BERKELEY –Caroline Olson was walking by the Clark Kerr Sand Courts one day when she saw members of the Cal volleyball team playing.
“Can I play?’ Olson asked.
When the players told her that she could, Olson thought that meant just for that day.
Little did she know she would become their teammate one day.
Olson is now a member of the Cal sand volleyball team, a development made possible after Cal added the sport this spring and needed to fill out its roster. Olson, along with fellow freshman Emily Lunt, tried out and made the team just before the 2014 season commenced.
“I played and then left and just thought, ‘That was nice’,” Olson said. “I would see Joan (Caloiaro) from time to time at the gym and one day she stopped me and told me there was going to be tryouts. I had only played that one time with them, but I tried out and made the team. It’s been great.”
Cal added sand volleyball in January in an effort to keep pace with the fastest-growing sport in Division I athletics and fully comply with Title IX obligations. According to Prong III of Title IX, institutions must fully and effectively accommodate the interests and abilities of the underrepresented gender on campus.
Indeed, the addition of sand volleyball is providing Olson and Lunt and opportunity to play a Division I sport they wouldn’t have otherwise had.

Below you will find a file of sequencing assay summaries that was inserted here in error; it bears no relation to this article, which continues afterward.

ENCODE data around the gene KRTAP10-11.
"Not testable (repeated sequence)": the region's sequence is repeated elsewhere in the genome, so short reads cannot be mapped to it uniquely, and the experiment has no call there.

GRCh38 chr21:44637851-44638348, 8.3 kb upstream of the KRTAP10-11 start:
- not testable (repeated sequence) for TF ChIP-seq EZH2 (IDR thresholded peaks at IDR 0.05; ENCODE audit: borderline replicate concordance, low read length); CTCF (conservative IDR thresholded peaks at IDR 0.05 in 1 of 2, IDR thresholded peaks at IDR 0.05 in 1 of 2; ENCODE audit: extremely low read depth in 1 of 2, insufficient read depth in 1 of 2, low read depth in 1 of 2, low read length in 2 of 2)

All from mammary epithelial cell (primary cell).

“We have truly given more athletes an opportunity to play collegiate sports,” Cal coach Rich Feller said. “These two are perfect examples. Moving forward, there will be numerous more players that are now having an opportunity to play. What is so gratifying is that in the spirit of true competition and true college athletics, we get two young women who are at Cal on their own, who were not recruited, who got in on their own merit, and there was a very unique, once-in-a-lifetime opportunity and they stepped up and made the team.”
Olson and Lunt each took unlikely paths to become Division I athletes. Olson, who also swam and played water polo at Xavier Prep in Palm Desert, Calif., had forgotten about volleyball after her senior season. Lunt believed she was on her way to a college career before multiple knee injuries slowed her progress at Dos Pueblos High School in Goleta, Calif., just north of Santa Barbara. She grew up playing on the beach and had joined the club team at Cal.
Neither player dreamt of being an intercollegiate athlete when she arrived on campus.
“Being a Cal athlete, it means so much just because it’s a D-I school and everyone is so respected,” Lunt said. “It makes you feel really good to be able to say that I am a Cal athlete.”
Olson and Lunt were one of about eight candidates who tried out for the remaining spots on the roster, which is made up mostly of student-athletes on Cal’s indoor volleyball team. The pair didn’t just make the team; they have been a fixture of the Bears’ regular playing rotation during most matches this season.
“I honestly didn’t expect those two to be playing,” Feller said. “As it turned out, we had an injury. They stepped in and were able to have an impact right away. Every time I watch them play, win or lose, I feel good that here are two young women that are getting an opportunity to perhaps fill a little bit of a dream.
The Bears are expected to begin bringing in student-athletes to play sand volleyball only, and Olson and Lunt’s status with the team is not guaranteed for next season. But no matter what happens, the pair is spending a joyous spring in a way neither could have anticipated.
“Obviously, these girls came to Berkeley to play volleyball,” Lunt said. “The fact that we’re actually playing is so much fun. It’s exciting. I didn’t really expect that.”